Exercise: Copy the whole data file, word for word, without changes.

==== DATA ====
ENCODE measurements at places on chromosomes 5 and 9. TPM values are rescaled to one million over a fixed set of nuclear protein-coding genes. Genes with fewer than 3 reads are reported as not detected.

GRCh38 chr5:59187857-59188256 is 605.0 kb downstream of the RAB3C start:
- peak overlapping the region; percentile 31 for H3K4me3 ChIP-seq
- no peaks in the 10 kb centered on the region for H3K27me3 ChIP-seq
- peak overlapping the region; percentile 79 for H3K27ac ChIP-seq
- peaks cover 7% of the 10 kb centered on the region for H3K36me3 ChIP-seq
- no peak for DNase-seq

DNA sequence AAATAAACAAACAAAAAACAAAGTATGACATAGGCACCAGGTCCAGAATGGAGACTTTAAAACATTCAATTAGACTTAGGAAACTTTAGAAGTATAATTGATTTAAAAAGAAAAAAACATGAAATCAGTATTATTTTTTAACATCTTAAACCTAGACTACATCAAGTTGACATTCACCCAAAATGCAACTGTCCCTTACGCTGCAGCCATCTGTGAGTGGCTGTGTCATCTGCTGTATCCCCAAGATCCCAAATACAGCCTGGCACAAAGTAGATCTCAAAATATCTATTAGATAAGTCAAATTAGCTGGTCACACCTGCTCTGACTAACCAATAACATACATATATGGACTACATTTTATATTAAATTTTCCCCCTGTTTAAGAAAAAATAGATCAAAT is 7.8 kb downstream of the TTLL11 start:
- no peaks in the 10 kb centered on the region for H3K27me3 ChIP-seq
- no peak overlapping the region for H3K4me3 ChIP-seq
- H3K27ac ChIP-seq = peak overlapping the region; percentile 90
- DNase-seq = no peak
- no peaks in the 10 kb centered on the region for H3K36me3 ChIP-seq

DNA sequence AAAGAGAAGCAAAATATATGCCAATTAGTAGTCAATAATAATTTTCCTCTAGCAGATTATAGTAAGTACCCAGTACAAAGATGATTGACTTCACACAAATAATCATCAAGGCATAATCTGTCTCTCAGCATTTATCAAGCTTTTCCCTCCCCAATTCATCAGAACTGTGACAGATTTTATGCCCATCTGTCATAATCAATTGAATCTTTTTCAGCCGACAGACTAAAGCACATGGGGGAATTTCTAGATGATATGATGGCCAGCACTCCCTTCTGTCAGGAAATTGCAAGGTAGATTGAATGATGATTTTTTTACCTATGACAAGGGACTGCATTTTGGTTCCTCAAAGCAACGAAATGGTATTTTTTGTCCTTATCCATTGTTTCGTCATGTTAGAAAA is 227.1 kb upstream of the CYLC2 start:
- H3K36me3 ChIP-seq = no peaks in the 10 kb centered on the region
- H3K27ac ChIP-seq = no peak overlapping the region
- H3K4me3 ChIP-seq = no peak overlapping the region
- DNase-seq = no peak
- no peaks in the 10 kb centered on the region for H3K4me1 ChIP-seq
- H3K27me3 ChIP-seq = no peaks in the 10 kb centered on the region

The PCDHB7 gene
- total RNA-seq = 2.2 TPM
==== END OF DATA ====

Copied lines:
ENCODE measurements at places on chromosomes 5 and 9. TPM values are rescaled to one million over a fixed set of nuclear protein-coding genes. Genes with fewer than 3 reads are reported as not detected.

GRCh38 chr5:59187857-59188256 is 605.0 kb downstream of the RAB3C start:
- peak overlapping the region; percentile 31 for H3K4me3 ChIP-seq
- no peaks in the 10 kb centered on the region for H3K27me3 ChIP-seq
- peak overlapping the region; percentile 79 for H3K27ac ChIP-seq
- peaks cover 7% of the 10 kb centered on the region for H3K36me3 ChIP-seq
- no peak for DNase-seq

DNA sequence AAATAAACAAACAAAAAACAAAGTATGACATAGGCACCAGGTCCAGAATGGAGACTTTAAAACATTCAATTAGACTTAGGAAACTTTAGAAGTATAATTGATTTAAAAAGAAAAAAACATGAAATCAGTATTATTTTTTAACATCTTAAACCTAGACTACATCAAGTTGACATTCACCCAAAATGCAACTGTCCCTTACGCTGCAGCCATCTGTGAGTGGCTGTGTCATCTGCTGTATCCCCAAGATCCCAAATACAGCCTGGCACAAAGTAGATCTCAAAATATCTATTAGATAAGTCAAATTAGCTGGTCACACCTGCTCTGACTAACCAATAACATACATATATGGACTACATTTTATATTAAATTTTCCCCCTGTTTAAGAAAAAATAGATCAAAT is 7.8 kb downstream of the TTLL11 start:
- no peaks in the 10 kb centered on the region for H3K27me3 ChIP-seq
- no peak overlapping the region for H3K4me3 ChIP-seq
- H3K27ac ChIP-seq = peak overlapping the region; percentile 90
- DNase-seq = no peak
- no peaks in the 10 kb centered on the region for H3K36me3 ChIP-seq

DNA sequence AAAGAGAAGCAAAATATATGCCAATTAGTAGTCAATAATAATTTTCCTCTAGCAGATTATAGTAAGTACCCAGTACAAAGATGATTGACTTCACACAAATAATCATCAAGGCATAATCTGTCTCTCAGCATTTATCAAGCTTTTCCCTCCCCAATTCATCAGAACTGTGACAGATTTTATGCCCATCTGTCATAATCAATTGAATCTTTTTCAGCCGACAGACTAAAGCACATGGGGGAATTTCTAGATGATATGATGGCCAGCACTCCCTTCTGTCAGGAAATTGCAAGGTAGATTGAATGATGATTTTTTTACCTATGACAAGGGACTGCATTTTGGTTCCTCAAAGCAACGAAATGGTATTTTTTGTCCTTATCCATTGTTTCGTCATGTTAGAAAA is 227.1 kb upstream of the CYLC2 start:
- H3K36me3 ChIP-seq = no peaks in the 10 kb centered on the region
- H3K27ac ChIP-seq = no peak overlapping the region
- H3K4me3 ChIP-seq = no peak overlapping the region
- DNase-seq = no peak
- no peaks in the 10 kb centered on the region for H3K4me1 ChIP-seq
- H3K27me3 ChIP-seq = no peaks in the 10 kb centered on the region

The PCDHB7 gene
- total RNA-seq = 2.2 TPM